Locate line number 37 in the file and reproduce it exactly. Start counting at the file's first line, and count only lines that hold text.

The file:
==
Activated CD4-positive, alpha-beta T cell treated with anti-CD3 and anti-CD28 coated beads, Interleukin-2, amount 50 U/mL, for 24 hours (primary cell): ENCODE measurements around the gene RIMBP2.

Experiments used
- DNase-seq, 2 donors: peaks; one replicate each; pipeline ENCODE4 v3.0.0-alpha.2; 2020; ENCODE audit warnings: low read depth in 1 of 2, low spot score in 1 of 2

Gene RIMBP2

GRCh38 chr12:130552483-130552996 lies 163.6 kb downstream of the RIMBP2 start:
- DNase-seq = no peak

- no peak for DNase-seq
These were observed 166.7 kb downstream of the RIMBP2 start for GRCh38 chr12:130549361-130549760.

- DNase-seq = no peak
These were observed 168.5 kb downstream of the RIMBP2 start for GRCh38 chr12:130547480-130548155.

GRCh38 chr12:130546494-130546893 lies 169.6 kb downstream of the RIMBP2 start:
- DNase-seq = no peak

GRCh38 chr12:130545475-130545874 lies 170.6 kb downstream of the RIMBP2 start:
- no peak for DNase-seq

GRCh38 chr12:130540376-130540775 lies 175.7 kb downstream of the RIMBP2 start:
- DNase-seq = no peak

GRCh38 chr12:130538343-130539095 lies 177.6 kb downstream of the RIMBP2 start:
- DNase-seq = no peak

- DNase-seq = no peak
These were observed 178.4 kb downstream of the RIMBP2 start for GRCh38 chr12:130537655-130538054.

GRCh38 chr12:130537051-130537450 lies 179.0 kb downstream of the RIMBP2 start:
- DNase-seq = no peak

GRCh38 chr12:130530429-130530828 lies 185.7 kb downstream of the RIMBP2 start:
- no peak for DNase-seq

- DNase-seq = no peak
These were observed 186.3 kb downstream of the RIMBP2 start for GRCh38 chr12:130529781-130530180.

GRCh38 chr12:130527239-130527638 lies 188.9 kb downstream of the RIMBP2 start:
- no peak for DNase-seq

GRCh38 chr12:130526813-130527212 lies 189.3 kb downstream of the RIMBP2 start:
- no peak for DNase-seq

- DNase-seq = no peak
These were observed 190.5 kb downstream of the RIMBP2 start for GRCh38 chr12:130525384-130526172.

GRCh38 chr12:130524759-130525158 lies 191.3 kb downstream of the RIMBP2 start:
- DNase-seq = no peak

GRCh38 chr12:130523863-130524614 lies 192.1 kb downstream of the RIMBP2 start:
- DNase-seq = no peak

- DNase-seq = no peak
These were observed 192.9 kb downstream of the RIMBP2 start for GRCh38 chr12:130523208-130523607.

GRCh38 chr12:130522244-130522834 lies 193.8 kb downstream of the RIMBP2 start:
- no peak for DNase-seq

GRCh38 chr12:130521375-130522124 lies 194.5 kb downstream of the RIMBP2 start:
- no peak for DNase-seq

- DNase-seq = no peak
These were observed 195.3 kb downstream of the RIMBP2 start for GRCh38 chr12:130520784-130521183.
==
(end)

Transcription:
- DNase-seq = no peak